A new community initiative to feed the homeless this winter across different cities and towns is being applauded by the community, and more volunteers are joining in for the noble cause.
What started as a two-person led initiative under an independent, not-for-profit community organisation is getting more and more hands every day contributing towards the society.
Sikh Sangat New Zealand started distributing free food parcels to the homeless/needy on the streets of Auckland, and it has eventually become an activity for every weekend. The organisation now has at least 8-10 volunteers in different cities such as Hamilton, Te Puke, Rotorua, Christchurch, Auckland and now in Tauranga as well.
“One fine afternoon, we packed 50 boxes of food, water and juices bottles and started driving in our car from South Auckland looking for people in need of food. Surprisingly, the boxes got over sooner than we expected and we were able to provide food to 50 homeless/needy people,” Delpreet Singh from Sikh Sangat NZ told The Indian Weekender.
“We saw people sitting outside McDonald's, Burger King, some retail outlets, near parks, street corners etc. and eagerly approached them if they were hungry and served them with food boxes if they said yes,” Mr Singh added.
Mr Singh says the most difficult part of this service is approaching needy/homeless on street corners and asking them if they need food, which is often said yes, sometimes with slight reluctance and hesitance.
“Not every person takes the food boxes, but there is a relatively growing number of needy people on streets, especially in West, South Auckland and Auckland CBD who rely on food given by others,” Mr Singh said.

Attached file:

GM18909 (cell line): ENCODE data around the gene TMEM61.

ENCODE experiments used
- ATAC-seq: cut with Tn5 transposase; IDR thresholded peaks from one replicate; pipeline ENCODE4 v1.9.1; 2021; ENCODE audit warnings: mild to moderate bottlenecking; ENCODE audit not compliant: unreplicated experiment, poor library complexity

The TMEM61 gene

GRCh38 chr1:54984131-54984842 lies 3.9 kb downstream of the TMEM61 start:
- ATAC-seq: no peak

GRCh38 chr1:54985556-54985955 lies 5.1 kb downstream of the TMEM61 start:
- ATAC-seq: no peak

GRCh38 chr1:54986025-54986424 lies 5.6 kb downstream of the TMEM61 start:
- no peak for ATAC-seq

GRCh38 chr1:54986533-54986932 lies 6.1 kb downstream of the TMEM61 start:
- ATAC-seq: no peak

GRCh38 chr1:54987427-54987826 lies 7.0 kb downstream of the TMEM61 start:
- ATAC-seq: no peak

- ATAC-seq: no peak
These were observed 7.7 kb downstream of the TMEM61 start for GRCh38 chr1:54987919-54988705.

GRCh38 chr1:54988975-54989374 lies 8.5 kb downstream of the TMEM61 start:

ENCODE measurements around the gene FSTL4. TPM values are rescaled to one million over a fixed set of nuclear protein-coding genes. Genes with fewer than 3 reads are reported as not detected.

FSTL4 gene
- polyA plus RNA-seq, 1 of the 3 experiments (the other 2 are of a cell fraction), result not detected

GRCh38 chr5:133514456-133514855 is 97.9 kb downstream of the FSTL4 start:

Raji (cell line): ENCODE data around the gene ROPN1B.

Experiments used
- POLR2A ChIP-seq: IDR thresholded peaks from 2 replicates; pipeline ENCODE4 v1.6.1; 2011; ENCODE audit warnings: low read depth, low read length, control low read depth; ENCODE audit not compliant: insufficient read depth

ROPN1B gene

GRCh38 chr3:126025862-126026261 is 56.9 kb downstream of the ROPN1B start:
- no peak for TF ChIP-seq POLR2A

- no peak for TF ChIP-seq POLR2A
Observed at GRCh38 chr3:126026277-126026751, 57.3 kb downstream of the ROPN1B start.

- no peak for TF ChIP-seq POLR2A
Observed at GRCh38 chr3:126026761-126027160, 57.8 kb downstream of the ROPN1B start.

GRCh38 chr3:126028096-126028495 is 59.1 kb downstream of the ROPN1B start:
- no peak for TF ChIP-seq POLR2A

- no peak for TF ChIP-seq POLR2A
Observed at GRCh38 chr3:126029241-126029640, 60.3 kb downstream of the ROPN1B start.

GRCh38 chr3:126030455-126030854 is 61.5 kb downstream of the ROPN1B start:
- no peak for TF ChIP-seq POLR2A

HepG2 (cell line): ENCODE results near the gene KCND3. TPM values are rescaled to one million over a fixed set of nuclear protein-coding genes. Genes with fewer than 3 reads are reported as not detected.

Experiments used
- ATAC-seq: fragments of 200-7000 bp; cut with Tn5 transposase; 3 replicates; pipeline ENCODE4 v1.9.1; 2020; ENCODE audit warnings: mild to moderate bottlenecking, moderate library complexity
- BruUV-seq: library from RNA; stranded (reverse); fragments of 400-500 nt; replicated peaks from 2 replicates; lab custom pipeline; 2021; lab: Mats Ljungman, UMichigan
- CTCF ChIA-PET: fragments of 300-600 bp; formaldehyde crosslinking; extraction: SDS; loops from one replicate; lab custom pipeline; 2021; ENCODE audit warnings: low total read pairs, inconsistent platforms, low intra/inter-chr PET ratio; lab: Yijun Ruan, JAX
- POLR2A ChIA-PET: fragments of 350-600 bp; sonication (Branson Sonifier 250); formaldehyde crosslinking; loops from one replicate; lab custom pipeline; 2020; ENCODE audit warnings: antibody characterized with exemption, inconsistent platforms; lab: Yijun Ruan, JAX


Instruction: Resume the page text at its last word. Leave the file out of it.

Looking at the needs of the people, Sikh Sangat started this service in different towns and cities such as Te Puke, Hamilton, Christchurch, Rotorua and the latest addition, Tauranga.
The volunteers make food themselves, pack them in boxes, carry water, juice boxes, tea and coffee in this chilling winter evenings and serving to the people on the streets.
“This service is available to everyone, irrespective of their religion, caste or ethnicity.
“Sometimes, it is not just homeless people, even people just passing by on the road stop by for a quick bite, or take a cup of tea/coffee, hug the volunteers and move on to their destination,” Mr Singh said.
Charity is one of the most important aspects of Sikh religious centres. Gurdwaras across the globe provide ‘langar’ service to the public, some of them serving four-time free meals to the public 365 days of the year.